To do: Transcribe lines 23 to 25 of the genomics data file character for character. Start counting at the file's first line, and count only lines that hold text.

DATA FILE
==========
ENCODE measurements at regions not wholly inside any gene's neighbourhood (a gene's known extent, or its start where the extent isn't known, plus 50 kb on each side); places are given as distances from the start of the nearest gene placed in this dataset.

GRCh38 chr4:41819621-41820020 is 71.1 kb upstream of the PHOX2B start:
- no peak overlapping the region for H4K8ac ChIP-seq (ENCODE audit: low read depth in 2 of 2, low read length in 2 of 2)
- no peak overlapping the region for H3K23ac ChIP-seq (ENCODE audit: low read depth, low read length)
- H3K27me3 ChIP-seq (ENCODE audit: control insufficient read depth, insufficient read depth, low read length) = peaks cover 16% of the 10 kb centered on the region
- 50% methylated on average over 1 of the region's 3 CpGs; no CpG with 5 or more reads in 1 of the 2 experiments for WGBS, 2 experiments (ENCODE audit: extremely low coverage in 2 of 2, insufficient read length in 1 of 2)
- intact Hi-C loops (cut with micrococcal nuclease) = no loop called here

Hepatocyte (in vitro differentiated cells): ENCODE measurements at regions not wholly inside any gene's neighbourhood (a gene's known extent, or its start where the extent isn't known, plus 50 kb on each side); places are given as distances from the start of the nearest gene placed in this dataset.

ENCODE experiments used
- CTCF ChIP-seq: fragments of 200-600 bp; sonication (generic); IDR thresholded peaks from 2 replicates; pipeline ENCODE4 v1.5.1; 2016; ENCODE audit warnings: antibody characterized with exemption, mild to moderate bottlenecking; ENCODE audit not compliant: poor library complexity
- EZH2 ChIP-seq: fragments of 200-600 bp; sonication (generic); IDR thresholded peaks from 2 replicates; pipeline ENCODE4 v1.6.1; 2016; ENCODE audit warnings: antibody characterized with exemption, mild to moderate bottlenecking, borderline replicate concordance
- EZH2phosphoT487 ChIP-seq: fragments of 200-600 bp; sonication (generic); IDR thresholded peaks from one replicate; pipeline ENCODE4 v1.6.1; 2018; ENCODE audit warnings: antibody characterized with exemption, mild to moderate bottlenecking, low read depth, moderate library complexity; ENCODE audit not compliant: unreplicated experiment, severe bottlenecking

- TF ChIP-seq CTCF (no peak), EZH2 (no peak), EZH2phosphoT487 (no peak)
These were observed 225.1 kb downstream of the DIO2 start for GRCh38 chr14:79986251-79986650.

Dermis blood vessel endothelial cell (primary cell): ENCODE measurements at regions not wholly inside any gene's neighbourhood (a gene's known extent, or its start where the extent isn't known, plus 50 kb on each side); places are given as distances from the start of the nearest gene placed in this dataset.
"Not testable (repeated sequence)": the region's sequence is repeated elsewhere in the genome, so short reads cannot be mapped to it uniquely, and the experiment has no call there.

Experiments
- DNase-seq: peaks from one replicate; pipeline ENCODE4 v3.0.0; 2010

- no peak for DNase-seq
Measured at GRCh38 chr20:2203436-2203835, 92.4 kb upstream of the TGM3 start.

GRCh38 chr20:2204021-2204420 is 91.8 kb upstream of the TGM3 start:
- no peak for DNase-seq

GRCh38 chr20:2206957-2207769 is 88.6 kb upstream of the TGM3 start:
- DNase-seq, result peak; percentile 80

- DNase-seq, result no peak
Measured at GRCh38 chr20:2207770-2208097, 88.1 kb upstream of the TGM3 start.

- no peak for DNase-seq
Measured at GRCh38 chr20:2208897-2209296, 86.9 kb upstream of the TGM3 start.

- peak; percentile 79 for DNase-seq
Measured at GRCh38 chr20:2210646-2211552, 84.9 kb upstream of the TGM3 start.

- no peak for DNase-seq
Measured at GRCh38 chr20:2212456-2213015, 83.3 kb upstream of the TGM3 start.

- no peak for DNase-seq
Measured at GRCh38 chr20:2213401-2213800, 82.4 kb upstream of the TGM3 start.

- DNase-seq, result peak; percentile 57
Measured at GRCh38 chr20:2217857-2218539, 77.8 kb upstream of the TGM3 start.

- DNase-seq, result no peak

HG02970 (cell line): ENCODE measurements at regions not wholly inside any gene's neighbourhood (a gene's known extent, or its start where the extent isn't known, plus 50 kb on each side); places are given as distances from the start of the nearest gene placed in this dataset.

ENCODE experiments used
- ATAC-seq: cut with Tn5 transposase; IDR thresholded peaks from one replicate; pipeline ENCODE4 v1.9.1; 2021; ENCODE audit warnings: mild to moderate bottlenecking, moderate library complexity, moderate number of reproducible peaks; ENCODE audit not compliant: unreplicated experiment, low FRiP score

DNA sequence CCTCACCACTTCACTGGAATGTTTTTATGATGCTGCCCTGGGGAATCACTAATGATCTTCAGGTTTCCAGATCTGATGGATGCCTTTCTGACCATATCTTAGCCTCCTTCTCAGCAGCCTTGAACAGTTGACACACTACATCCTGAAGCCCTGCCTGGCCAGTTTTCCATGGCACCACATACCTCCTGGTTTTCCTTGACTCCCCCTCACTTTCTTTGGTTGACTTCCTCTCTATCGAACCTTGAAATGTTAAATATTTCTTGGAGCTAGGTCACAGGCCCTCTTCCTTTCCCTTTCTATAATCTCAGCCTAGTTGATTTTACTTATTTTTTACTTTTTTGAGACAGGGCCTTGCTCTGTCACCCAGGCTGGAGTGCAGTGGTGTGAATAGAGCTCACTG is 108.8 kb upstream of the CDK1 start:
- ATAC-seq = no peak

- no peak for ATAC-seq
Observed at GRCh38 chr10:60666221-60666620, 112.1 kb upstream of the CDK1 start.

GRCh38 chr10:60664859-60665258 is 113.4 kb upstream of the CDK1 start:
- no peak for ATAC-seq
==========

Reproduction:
GRCh38 chr20:2206957-2207769 is 88.6 kb upstream of the TGM3 start:
- DNase-seq, result peak; percentile 80

- DNase-seq, result no peak